Installation view, “René
Magritte and Contemporary Art:
The Treachery of Images”.
René Magritte, “The Treachery of
Images (This is not a pipe),” 1929,
oil on canvas, 25 3/8 x 37”.
René Magritte, “Decalcomania,"
1966, oil on canvas, 81 x 100 cm.
René Magritte, “Personal Values,"
1952, oil on canvas, 80 x 100 cm.
||“Magritte and Contemporary Art: The Treachery of Images” brings together 65 iconic images by René Magritte juxtaposed with 65 works by 31 contemporary artists. The exhibition explores Magritte’s influence, looking at quotations of both ideas and images. While some contemporary artists’ work is a direct homage, others use Magritte’s ideas about doubling, perception and representation as a point of departure for conceptually based pieces. LACMA invited John Baldessari to help design the exhibition, and Baldessari’s contribution takes signature elements from Magritte’s work and imposes them onto the architecture of the space. They are made to function as visual cues throughout the exhibition. One enters the museum through a scaled rendition of Magritte’s “The Unexpected Answer,” a 1933 painting in which the silhouette of a figure has been cut into a doorframe. By bringing this painting to life one immediately identifies with the figure in Magritte’s work, and thus travels through the exhibition with this image in mind. To cover the floor, Baldessari designed a blue carpet with puffy white clouds (from Magritte’s paintings) and wallpaper for the ceiling consisting of a montage of Los Angeles freeway intersections. Baldessari has also asked that the security guards wear bowler hats, to further identify them with figures in Magritte’s works. The result is a container through which to relate to the art.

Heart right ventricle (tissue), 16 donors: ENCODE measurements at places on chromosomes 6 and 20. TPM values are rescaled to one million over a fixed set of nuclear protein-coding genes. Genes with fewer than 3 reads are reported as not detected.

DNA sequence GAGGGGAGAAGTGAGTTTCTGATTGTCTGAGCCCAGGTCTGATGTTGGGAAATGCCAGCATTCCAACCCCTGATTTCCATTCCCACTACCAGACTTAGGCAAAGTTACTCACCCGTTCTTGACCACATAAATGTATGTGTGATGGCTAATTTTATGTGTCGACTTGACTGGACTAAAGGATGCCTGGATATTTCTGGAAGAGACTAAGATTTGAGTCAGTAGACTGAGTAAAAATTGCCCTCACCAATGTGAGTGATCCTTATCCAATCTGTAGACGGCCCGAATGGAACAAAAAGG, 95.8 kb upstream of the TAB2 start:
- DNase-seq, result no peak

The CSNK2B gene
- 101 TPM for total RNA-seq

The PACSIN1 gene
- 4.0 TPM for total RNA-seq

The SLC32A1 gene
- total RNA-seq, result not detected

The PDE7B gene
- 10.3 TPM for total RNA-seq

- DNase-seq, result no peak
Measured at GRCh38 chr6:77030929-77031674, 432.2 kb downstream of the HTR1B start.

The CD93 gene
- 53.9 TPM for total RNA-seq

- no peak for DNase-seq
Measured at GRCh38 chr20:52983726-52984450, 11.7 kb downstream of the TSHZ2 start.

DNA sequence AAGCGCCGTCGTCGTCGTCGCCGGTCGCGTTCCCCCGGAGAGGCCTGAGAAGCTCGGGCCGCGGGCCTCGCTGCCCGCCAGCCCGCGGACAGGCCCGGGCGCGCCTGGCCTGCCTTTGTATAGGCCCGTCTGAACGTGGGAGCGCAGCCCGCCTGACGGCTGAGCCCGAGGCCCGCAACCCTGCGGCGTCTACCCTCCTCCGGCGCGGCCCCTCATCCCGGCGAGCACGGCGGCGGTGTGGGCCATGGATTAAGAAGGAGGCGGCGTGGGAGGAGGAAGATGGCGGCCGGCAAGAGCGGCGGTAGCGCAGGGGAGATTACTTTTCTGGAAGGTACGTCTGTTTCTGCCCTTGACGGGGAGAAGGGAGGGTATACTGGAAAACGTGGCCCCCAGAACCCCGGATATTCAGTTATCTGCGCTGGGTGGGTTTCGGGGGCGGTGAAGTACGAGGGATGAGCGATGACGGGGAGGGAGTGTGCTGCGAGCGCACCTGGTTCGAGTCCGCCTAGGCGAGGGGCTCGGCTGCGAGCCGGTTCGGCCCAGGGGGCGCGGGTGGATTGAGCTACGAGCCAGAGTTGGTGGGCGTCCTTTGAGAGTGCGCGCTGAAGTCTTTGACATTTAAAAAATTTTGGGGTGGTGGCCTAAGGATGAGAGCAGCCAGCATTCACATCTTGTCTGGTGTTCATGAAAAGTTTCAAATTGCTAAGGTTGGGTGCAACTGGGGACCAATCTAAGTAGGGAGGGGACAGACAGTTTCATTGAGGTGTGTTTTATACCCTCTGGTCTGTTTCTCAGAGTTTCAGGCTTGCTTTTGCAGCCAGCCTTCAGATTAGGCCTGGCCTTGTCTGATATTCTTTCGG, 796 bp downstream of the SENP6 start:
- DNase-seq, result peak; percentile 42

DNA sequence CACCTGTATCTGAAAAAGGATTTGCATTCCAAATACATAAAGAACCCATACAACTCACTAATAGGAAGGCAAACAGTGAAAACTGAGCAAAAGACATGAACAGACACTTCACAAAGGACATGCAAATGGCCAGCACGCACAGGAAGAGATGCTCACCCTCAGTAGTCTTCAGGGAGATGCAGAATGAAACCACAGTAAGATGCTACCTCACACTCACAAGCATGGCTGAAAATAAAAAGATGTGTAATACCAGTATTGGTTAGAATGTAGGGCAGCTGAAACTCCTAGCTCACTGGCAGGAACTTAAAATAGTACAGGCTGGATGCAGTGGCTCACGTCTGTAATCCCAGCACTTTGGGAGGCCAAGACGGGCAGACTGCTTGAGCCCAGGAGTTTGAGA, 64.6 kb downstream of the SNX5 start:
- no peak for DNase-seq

Magritte’s painting “The Treachery of Images (This Is Not a Pipe)” (1929) served as the catalyst for the exhibition. It is one of Magritte’s best known works, and is an icon of modernist art. In it, he painted a realistic rendition of an ordinary object--a pipe--filling up most of the canvas, below which he painted in script: “Ceci n’est pas une pipe” (this is not a pipe). The work calls into question what was for centuries taken for granted in Western art; the image is not a pipe, but a depiction or a representation of a pipe. Magritte often painted ordinary objects so as to give them new life through painting. In this way his influence was similar to Marcel Duchamp’s, whose idea of the ‘readymade’ changed the path of contemporary art. “The Treachery of Images (This Is Not a Pipe)” was a model for Joseph Kosuth’s “Definition (Thing),” in which he painted dictionary definitions of specific words. It also served as a taking off point for Baldessari. “Wrong” (1967) is an early example that is about the formal rules of art-making. Using photo emulsion and hand painted text, Baldessari created an image where a tree appears to grow out of the head of the subject--a classic faux pas in photography.